A Faith to Confess: The Baptist Confession
of Faith of 1689
Rewritten in Modern English
©1975, Carey Publications, Ltd., 75 Woodhill Road, Leeds, U.K., LS16 7BZ
Reprinted here by permission
GOD freely justifies the persons whom He effectually calls. He does this, not by infusing righteousness into them, but by pardoning their sins and by accounting them, and accepting them, as righteous. This He does for Christ's sake alone, and not for anything wrought in them or done by them. The righteousness which is imputed to them, that is, reckoned to their account, is neither their faith nor the act of believing nor any other obedience to the gospel which they have rendered, but Christ's obedience alone. Christ's one obedience is twofold-His active obedience rendered to the entire divine law, and His passive obedience rendered in His death.Those thus justified receive and rest by faith upon Christ's righteousness; and this faith they have, not of themselves, but as the gift of God.
John 1:12; Rom. 3:24; 4:5-8; 5:17-19; 8:30; 1Cor. 1:30-31; Eph. 1:7; 2:8-10; Phil. 3:8,9.
The faith which receives and rests on Christ and His righteousness is the sole means of justification. Yet it is never alone in the person justified, but is invariably accompanied by all other saving graces. Nor is it a dead faith, for it works by love.
Rom. 3:28; Gal. 5:6; Jas. 2:17,22,26.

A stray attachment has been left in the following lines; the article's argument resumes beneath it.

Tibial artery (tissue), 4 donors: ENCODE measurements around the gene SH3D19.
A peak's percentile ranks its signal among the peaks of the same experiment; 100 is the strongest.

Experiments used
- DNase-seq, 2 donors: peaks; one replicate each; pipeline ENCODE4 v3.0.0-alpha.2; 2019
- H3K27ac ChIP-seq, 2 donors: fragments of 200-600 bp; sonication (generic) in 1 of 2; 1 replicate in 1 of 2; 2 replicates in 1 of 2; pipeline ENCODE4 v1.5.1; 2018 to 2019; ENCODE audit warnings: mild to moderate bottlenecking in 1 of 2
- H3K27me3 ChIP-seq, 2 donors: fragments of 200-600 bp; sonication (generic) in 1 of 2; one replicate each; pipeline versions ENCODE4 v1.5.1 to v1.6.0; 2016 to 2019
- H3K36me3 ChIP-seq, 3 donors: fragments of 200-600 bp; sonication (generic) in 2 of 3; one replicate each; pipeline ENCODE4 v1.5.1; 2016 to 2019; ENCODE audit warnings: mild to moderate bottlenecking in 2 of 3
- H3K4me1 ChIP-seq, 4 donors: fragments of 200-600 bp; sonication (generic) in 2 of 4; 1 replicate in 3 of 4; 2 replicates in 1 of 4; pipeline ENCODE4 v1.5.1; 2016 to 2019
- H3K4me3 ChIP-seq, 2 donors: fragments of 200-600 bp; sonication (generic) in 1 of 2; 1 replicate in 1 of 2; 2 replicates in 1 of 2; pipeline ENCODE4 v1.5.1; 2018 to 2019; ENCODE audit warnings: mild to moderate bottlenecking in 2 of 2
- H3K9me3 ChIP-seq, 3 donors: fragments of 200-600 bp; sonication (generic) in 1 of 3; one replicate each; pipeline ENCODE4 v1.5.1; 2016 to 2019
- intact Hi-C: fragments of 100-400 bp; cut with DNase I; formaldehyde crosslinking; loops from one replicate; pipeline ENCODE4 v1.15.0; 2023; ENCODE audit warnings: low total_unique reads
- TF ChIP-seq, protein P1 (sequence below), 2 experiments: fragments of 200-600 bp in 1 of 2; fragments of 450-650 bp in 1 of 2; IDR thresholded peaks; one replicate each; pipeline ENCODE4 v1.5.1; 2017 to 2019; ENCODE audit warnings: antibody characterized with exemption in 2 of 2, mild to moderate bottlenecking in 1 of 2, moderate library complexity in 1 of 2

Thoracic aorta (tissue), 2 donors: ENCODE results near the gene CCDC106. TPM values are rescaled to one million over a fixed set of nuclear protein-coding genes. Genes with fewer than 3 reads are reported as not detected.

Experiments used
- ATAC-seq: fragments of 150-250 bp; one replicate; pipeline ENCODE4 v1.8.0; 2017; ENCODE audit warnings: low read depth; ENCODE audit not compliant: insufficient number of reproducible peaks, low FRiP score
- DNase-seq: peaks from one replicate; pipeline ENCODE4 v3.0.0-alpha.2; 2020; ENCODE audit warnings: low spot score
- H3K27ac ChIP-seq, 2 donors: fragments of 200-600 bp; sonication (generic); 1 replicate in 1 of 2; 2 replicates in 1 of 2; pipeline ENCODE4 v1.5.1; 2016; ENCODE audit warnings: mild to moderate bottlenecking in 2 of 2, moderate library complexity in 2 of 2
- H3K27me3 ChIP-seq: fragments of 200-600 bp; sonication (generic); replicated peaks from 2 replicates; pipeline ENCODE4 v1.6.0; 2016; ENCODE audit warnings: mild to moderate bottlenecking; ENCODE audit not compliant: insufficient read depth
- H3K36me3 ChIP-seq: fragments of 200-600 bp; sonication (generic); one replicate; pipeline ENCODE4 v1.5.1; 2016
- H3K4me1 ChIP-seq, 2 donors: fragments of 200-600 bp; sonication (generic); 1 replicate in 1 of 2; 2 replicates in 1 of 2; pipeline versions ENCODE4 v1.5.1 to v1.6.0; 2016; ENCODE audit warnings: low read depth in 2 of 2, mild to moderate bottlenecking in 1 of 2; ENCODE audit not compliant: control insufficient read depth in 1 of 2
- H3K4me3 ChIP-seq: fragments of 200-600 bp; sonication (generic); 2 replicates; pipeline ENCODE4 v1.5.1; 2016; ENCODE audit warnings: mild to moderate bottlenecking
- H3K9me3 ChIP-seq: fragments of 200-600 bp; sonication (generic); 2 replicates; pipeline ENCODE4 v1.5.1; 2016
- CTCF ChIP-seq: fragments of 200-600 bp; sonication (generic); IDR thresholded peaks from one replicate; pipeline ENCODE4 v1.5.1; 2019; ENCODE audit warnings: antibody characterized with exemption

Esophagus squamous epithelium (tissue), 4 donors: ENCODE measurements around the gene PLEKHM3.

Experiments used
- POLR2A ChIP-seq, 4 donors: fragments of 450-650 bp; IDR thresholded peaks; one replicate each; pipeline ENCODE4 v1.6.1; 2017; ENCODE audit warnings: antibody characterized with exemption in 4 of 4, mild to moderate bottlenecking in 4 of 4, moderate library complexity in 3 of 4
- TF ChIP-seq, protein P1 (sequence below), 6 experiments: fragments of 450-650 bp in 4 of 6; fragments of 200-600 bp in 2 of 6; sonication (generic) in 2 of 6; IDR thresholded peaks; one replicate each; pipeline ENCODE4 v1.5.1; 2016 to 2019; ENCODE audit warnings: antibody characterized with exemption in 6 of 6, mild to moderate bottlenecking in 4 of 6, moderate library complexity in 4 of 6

By His obedience and death Christ paid in full the debt of all those who are justified. By the sacrifice of Himself in His blood-shedding on Calvary, and His suffering on their behalf of the penalty they had incurred, He fully and absolutely satisfied all the claims which God's justice had upon them. Yet their justification is altogether of free grace, firstly because Christ was the free gift of the Father to act on their behalf; secondly because Christ's obedience and His satisfying the demands of the law was freely accepted on their behalf; and thirdly because nothing in them merited these mercies. Hence God's exact justice and His rich grace are alike rendered glorious in the justification of sinners.
Isa. 53:5,6; Rom. 3:26; 8:32; 2 Cor. 5:21; Eph. 1:6,7; 2:7; Heb. 10:14; 1 Pet.1:18,19.
From all eternity God decreed to justify all the elect, and in the fullness of time Christ died for their sins and rose again for their justification. Nevertheless they are not justified personally until, in due time, the Holy Spirit actually applies to them the benefits of Christ's Person and work.
Rom. 4:25; Gal. 3:8; Col. 1:21,22; 1 Tim. 2:6; Titus 3:4-7; 1 Pet. 1:2.
God continues to forgive the sins of all the justified.They can never lose their justification; but they may, by reason of sin, fall under God's fatherly displeasure; in which case, until they humble themselves, confess their sins, beg God's pardon, and renew their faith and repentance, God will not usually restore to them 'the light of His countenance'.
Ps. 32:5; Ps. 51; Ps. 89:31-33; Matt. 6:12; 26:75; John 10:28; 1 John 1:7,9.
Believers in Old Testament times were justified in precisely the same way as New Testament believers.
Rom. 4:22-24; Gal. 3:9.